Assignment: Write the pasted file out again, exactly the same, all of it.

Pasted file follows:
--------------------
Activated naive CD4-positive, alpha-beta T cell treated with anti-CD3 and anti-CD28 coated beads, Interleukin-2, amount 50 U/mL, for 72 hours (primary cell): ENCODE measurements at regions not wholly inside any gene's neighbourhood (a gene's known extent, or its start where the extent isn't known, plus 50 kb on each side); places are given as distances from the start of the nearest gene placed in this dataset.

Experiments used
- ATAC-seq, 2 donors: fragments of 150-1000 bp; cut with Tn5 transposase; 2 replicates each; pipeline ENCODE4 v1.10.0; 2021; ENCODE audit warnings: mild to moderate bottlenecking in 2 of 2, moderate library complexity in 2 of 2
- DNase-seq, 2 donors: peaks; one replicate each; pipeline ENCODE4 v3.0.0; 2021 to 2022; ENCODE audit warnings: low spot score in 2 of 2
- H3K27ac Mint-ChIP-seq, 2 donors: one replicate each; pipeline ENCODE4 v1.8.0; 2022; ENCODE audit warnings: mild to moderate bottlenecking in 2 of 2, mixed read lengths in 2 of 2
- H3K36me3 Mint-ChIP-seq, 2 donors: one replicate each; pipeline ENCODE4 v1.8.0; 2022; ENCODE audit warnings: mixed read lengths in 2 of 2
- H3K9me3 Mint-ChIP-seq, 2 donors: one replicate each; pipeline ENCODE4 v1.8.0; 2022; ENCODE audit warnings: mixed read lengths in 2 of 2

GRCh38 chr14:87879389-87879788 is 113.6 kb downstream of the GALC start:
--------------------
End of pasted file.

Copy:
Activated naive CD4-positive, alpha-beta T cell treated with anti-CD3 and anti-CD28 coated beads, Interleukin-2, amount 50 U/mL, for 72 hours (primary cell): ENCODE measurements at regions not wholly inside any gene's neighbourhood (a gene's known extent, or its start where the extent isn't known, plus 50 kb on each side); places are given as distances from the start of the nearest gene placed in this dataset.

Experiments used
- ATAC-seq, 2 donors: fragments of 150-1000 bp; cut with Tn5 transposase; 2 replicates each; pipeline ENCODE4 v1.10.0; 2021; ENCODE audit warnings: mild to moderate bottlenecking in 2 of 2, moderate library complexity in 2 of 2
- DNase-seq, 2 donors: peaks; one replicate each; pipeline ENCODE4 v3.0.0; 2021 to 2022; ENCODE audit warnings: low spot score in 2 of 2
- H3K27ac Mint-ChIP-seq, 2 donors: one replicate each; pipeline ENCODE4 v1.8.0; 2022; ENCODE audit warnings: mild to moderate bottlenecking in 2 of 2, mixed read lengths in 2 of 2
- H3K36me3 Mint-ChIP-seq, 2 donors: one replicate each; pipeline ENCODE4 v1.8.0; 2022; ENCODE audit warnings: mixed read lengths in 2 of 2
- H3K9me3 Mint-ChIP-seq, 2 donors: one replicate each; pipeline ENCODE4 v1.8.0; 2022; ENCODE audit warnings: mixed read lengths in 2 of 2

GRCh38 chr14:87879389-87879788 is 113.6 kb downstream of the GALC start: